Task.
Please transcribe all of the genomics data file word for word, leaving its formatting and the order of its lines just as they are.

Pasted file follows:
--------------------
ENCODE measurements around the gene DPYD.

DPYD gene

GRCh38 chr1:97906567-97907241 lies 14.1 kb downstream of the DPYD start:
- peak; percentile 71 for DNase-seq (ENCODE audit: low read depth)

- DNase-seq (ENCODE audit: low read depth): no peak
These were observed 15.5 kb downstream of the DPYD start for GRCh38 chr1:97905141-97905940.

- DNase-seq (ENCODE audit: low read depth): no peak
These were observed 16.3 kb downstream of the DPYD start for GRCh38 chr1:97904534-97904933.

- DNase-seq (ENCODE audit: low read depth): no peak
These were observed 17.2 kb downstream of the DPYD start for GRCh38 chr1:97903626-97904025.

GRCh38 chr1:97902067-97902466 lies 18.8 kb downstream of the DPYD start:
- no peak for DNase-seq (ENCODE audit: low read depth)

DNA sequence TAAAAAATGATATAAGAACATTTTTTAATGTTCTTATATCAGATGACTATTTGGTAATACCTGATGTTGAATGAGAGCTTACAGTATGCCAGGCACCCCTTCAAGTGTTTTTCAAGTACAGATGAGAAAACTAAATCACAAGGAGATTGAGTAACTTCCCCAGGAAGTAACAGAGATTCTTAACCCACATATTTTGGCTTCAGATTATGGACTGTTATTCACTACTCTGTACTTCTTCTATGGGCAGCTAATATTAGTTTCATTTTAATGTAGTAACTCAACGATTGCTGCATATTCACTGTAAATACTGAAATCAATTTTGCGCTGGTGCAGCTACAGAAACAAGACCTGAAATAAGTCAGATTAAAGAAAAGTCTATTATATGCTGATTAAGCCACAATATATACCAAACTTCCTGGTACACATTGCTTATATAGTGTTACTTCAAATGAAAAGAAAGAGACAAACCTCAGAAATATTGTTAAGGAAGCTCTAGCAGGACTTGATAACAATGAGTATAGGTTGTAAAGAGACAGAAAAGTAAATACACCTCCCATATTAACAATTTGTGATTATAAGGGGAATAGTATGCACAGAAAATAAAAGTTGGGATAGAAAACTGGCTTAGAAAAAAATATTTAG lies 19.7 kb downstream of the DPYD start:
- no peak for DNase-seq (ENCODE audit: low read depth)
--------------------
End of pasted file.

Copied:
ENCODE measurements around the gene DPYD.

DPYD gene

GRCh38 chr1:97906567-97907241 lies 14.1 kb downstream of the DPYD start:
- peak; percentile 71 for DNase-seq (ENCODE audit: low read depth)

- DNase-seq (ENCODE audit: low read depth): no peak
These were observed 15.5 kb downstream of the DPYD start for GRCh38 chr1:97905141-97905940.

- DNase-seq (ENCODE audit: low read depth): no peak
These were observed 16.3 kb downstream of the DPYD start for GRCh38 chr1:97904534-97904933.

- DNase-seq (ENCODE audit: low read depth): no peak
These were observed 17.2 kb downstream of the DPYD start for GRCh38 chr1:97903626-97904025.

GRCh38 chr1:97902067-97902466 lies 18.8 kb downstream of the DPYD start:
- no peak for DNase-seq (ENCODE audit: low read depth)

DNA sequence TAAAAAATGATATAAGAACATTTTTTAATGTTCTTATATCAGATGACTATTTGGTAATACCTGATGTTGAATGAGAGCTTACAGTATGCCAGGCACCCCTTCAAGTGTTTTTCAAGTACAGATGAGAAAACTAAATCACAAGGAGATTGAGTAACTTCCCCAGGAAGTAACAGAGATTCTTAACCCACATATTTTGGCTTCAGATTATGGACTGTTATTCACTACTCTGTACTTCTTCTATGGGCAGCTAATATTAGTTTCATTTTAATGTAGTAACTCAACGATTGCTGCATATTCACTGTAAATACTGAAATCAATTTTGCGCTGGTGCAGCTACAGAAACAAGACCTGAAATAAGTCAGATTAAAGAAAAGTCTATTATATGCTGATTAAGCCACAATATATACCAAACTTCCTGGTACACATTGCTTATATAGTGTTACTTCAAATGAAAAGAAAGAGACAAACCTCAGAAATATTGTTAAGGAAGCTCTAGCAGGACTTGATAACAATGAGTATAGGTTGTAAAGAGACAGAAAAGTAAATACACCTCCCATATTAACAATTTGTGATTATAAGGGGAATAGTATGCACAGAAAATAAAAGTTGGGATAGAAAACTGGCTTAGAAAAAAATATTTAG lies 19.7 kb downstream of the DPYD start:
- no peak for DNase-seq (ENCODE audit: low read depth)